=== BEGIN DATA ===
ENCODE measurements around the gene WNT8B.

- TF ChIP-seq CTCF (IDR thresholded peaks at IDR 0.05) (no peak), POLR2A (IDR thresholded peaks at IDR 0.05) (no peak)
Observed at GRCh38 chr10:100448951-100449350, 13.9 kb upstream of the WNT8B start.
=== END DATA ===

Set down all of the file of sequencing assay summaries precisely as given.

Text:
ENCODE measurements around the gene WNT8B.

- TF ChIP-seq CTCF (IDR thresholded peaks at IDR 0.05) (no peak), POLR2A (IDR thresholded peaks at IDR 0.05) (no peak)
Observed at GRCh38 chr10:100448951-100449350, 13.9 kb upstream of the WNT8B start.